Related rabble.ca story:
"Fellow feminists," was how Niki Ashton greeted the crowd at Women's Forum 2013, held earlier last week in Ottawa. It was a fitting address; the women who joined her on stage throughout the day were passionate, they were fiesty and they didn't shy away from using the f-word.
Well over 100 people attended the forum, now in its second year. Ashton, the forum organizer, made headlines in 2008 when she became the second youngest woman ever elected to the House of Commons.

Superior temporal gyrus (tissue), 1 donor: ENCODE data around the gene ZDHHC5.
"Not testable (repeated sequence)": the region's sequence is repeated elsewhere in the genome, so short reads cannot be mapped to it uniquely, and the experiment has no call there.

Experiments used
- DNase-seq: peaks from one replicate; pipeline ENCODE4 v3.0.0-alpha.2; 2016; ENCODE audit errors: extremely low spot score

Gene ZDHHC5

Prisoner rehabilitation: it’s often referred to as a system set up to fail. Only it seems to fail so much more than others.
An ongoing issue that’s only growing, Indigenous women are filling up Canada’s prisons. But once released, many of these women are left to face a harsh reality.
"Basically, they’re dropped off in Toronto and there’s no real transition," says Patti Pettigrew, a caseworker at Aboriginal Legal Services (ALS), an agency serving the city’s Indigenous community. "It’s not addressing their needs, so they find themselves re-offending."
Pettigrew has seen a high number of Indigenous women end up in Toronto after serving their sentences. Most come from the Grand Valley Institution for Women, a federal prison based in Kitchener, Ontario.